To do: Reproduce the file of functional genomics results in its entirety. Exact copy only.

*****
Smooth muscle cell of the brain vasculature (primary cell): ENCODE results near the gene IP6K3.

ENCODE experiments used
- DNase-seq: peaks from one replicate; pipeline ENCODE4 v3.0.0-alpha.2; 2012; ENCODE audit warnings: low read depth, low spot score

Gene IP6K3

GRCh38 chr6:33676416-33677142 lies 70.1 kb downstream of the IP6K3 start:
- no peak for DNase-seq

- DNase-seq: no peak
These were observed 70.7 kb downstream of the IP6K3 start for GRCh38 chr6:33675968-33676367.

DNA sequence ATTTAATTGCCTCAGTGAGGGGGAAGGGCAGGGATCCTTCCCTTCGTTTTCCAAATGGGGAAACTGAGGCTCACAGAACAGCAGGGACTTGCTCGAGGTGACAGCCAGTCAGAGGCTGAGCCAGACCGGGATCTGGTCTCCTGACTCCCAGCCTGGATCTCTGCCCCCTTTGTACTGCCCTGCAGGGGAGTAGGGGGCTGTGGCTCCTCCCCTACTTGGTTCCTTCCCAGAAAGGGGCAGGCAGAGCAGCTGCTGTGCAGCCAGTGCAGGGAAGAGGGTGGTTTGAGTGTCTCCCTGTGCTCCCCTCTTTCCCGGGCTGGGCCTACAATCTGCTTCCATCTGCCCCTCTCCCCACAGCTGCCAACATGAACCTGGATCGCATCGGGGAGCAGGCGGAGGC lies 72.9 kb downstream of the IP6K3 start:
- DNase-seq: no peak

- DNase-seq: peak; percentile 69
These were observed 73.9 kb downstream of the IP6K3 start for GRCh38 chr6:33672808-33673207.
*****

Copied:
Smooth muscle cell of the brain vasculature (primary cell): ENCODE results near the gene IP6K3.

ENCODE experiments used
- DNase-seq: peaks from one replicate; pipeline ENCODE4 v3.0.0-alpha.2; 2012; ENCODE audit warnings: low read depth, low spot score

Gene IP6K3

GRCh38 chr6:33676416-33677142 lies 70.1 kb downstream of the IP6K3 start:
- no peak for DNase-seq

- DNase-seq: no peak
These were observed 70.7 kb downstream of the IP6K3 start for GRCh38 chr6:33675968-33676367.

DNA sequence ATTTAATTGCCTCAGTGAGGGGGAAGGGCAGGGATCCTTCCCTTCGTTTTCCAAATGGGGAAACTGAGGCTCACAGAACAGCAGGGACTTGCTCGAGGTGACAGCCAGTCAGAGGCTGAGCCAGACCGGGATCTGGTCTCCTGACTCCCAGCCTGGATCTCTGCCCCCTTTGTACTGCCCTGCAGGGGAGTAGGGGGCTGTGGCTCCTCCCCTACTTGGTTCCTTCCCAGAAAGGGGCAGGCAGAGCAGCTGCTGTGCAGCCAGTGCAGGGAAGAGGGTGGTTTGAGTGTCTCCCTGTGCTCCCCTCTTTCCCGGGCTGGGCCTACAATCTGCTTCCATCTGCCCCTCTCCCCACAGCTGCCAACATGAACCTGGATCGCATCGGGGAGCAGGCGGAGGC lies 72.9 kb downstream of the IP6K3 start:
- DNase-seq: no peak

- DNase-seq: peak; percentile 69
These were observed 73.9 kb downstream of the IP6K3 start for GRCh38 chr6:33672808-33673207.